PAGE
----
The Eagle (2011)
The Eagle is what an action-adventure should be -- gripping, literate, and entertaining.
It's a volatile tale that transports us to a faraway place and a faraway time. Although rooted in tradition, it avoids most of the cliches, and actually has a surprise or two. Best of all, The Eagle has character -- and humanity.
The Eagle is the story of a young Roman, Marcus Aquila (Channing Tatum), who in 140 AD becomes commander of a garrison that is "too small to have a paymaster."
He earns his spurs -- ah, armor -- during a raid and his response of derring-do. Unfortunately, he is struck down. Then he is taken a long distance to the home of his patrician uncle (an appealing Donald Sutherland). He is discharged from the military service -- with honor but not fulfillment.
Aquila is obsessed with redeeming the ruined reputation of his father, who twenty years before had led Rome's Ninth Legion of 5,000 men into North Britain. None returned, and his father's name is stained in Rome by accusations of failure and cowardice.
After the loss of the Ninth, Hadrian had built his wall -- at "the end of the known world."
Aquila and his slave Esca (Jamie Bell) -- who may or may not be trustworthy -- embark on a seemingly hopeless trek beyond the wall into Caledonia (Scotland). Aquila is committed to recovering the lost golden emblem of the Ninth Legion. It's a precious symbol of Rome. No one knows where it is. The two vulnerable seekers have to travel through lands full of savage hordes on their quest.
It struck me after seeing The Eagle that it had a lot in common with the western. In its two-man pursuit of a something precious that had disappeared, it reminded me of The Searchers (1956).
Later I found out that Channing Tatum had made the connection. Tatum is no John Wayne, and Jamie Bell is no Jeffrey Hunter, but Tatum is credible and Bell is better than Hunter.
Channing Tatum provides a stolid strength, but he's also agile as the earnest, perceptive Aquila.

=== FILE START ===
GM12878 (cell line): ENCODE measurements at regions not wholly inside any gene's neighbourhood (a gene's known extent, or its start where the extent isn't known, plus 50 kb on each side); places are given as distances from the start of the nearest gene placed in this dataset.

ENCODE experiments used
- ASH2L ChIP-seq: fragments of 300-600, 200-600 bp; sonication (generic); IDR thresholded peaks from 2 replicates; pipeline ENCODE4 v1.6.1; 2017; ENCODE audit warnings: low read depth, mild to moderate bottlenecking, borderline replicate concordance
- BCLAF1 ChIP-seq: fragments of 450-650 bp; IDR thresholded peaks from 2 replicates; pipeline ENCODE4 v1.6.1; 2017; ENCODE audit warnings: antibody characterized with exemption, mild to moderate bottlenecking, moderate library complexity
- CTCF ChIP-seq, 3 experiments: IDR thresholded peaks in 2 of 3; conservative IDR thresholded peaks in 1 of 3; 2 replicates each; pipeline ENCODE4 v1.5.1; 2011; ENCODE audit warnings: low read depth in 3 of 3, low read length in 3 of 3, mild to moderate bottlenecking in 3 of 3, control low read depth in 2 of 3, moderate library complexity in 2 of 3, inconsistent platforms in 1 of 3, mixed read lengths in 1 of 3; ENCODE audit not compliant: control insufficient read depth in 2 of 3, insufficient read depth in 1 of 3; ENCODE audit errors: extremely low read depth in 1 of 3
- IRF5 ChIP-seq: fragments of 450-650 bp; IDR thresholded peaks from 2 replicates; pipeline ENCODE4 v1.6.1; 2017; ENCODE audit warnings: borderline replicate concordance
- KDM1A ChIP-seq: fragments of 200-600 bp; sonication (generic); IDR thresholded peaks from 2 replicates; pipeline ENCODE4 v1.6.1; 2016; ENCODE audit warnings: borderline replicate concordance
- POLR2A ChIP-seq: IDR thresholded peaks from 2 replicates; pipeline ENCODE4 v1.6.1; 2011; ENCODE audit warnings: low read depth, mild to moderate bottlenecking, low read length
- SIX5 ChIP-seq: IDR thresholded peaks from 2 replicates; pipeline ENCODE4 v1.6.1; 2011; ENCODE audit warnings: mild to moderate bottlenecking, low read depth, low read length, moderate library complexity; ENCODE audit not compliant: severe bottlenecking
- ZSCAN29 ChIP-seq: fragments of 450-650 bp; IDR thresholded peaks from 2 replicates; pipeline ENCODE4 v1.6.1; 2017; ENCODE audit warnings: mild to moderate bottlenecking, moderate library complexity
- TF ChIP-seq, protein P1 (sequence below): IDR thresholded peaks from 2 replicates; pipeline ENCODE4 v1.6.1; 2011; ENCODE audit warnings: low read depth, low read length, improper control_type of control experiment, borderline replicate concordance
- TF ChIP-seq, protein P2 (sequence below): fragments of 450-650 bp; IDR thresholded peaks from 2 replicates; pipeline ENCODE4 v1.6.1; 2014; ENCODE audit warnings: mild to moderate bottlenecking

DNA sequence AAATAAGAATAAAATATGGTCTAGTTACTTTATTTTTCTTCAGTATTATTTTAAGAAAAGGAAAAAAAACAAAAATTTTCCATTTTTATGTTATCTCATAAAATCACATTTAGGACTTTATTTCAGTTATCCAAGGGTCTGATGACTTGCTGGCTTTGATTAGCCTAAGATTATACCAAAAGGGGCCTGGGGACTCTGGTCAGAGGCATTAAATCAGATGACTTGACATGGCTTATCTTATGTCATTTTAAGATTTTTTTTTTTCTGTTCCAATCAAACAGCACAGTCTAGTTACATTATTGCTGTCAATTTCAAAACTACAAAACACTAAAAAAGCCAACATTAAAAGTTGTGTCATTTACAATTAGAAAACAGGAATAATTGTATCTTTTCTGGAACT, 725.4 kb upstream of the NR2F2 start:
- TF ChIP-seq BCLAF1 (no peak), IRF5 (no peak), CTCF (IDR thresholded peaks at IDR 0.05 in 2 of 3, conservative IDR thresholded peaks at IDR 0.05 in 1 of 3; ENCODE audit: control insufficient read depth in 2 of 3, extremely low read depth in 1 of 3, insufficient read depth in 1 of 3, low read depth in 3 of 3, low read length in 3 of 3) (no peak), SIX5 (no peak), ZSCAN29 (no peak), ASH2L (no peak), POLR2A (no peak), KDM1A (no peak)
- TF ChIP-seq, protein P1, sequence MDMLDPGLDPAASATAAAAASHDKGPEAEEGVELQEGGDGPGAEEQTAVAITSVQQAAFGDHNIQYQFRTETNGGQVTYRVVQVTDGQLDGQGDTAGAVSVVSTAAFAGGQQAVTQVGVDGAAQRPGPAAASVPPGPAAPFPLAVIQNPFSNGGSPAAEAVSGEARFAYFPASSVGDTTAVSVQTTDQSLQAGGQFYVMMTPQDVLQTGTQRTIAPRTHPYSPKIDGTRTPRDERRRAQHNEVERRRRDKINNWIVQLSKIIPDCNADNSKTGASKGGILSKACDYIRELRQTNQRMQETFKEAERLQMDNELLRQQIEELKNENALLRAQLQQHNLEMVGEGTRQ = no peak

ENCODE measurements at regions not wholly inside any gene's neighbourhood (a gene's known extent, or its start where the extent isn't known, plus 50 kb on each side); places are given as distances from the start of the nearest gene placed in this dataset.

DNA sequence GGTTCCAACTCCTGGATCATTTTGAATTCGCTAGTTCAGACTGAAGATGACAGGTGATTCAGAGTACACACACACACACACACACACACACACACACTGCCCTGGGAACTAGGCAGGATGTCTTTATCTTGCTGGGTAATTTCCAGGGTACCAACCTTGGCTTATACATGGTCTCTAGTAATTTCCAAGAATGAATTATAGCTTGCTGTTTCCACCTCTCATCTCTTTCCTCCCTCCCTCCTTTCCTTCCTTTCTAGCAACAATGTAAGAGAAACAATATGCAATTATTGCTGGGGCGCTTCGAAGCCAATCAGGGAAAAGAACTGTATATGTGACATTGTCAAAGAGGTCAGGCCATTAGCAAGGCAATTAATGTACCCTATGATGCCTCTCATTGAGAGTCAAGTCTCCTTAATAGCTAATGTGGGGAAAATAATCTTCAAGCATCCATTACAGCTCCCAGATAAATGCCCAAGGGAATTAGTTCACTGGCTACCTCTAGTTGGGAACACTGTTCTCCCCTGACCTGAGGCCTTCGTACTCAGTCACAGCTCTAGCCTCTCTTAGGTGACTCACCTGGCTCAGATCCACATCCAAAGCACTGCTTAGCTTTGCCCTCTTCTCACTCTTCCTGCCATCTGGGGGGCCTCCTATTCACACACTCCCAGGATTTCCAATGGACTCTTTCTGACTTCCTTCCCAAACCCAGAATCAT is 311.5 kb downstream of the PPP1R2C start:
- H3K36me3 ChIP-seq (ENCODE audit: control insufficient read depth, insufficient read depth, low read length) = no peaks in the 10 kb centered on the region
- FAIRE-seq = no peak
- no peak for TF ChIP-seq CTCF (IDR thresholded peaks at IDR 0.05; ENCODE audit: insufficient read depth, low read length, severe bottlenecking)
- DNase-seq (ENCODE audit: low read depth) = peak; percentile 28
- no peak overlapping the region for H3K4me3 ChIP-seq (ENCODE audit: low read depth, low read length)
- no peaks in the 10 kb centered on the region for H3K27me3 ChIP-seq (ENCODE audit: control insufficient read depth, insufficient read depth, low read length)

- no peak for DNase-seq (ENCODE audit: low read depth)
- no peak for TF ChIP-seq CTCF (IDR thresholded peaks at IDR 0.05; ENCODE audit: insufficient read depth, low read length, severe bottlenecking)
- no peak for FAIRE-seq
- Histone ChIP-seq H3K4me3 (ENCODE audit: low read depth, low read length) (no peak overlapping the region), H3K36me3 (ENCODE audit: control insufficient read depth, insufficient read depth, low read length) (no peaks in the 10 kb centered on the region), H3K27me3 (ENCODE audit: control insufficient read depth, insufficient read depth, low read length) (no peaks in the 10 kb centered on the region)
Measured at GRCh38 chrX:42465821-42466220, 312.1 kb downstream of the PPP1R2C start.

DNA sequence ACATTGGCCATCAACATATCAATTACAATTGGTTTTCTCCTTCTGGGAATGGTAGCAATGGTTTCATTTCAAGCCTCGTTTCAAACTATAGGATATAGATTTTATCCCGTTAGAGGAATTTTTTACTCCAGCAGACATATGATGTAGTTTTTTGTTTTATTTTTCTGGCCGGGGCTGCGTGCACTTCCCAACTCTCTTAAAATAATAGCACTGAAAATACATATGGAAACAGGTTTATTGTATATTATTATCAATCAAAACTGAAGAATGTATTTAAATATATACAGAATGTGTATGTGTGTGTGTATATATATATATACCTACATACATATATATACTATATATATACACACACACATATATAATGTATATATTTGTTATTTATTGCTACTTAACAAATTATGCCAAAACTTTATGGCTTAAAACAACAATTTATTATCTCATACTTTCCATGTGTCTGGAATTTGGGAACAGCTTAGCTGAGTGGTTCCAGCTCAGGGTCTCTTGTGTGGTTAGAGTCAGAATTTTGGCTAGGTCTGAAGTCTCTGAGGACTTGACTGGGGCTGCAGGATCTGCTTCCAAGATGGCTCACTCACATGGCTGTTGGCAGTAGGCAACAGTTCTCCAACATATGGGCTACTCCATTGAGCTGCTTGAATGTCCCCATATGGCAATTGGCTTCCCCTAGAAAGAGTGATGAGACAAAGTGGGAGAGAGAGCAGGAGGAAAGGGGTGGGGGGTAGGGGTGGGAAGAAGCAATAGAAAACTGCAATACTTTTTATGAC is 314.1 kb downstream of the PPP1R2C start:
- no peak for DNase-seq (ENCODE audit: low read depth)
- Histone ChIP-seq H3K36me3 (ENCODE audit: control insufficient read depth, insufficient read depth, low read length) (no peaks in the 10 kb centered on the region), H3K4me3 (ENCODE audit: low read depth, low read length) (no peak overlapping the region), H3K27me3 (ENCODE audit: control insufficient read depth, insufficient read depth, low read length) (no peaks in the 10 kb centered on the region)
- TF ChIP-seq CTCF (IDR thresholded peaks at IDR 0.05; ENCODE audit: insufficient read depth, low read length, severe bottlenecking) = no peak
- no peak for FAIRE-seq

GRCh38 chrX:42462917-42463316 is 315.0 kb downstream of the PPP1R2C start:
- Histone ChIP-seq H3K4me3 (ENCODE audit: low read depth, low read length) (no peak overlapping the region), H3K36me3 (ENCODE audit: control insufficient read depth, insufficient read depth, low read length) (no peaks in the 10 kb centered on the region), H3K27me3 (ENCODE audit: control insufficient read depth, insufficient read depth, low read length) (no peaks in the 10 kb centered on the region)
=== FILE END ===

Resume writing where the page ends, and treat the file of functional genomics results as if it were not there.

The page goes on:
Jamie Bell excelled as the young ballet dancer in Billy Elliot (2000). But he lost his charisma -- he appeared shrimpy in Jumper (2008). In The Eagle, Bell has regained his potency. He is muscular and human as Esca.
Unlike The Searchers, The Eagle has no women in major roles. But it has its assets for them.
The Eagle is a movie in which all the eye candy is for women. Buffed Tatum and Bell might appeal to females.
I think the late British novelist Rosemary Sutcliff would approve. The Eagle is adapted by Jeremy Brock from Sutcliff's novel The Eagle of the Ninth (1954).
Scottish director Kevin Macdonald as a boy was delighted by the novel. With boyish enthusiasm, he now on film creates the rousing, grueling adventure about redemption.
Battle scenes in movies can be problematic -- will the attacks in Starship Troopers (1997) ever end? Which Transformer are we rooting for? Will the spurting ever stop in tv's Spartacus?
Macdonald avoids the more graphic elements, and his battles are basically chaotic and frenetic. It's hard to gauge how effective they will be for different audiences. But they do provide an energy.
Anthony Dod Mantle's cinematography is visually powerful. it's full of arresting images: the eyes of an owl; two men riding far in the distance across a great expanse; a face washed of its paint in its watery grave.
I hope The Eagle can reach a wide audience, because I think it will satisfy many of them.
It comes from a distant world before simply joining up made one a "hero."
It may seem dated to some, but The Eagle espouses the old, veritable values of trust, loyalty, honor, brotherhood, and commitment. All in a traditional, updated, mix.
Welcome back, old friends.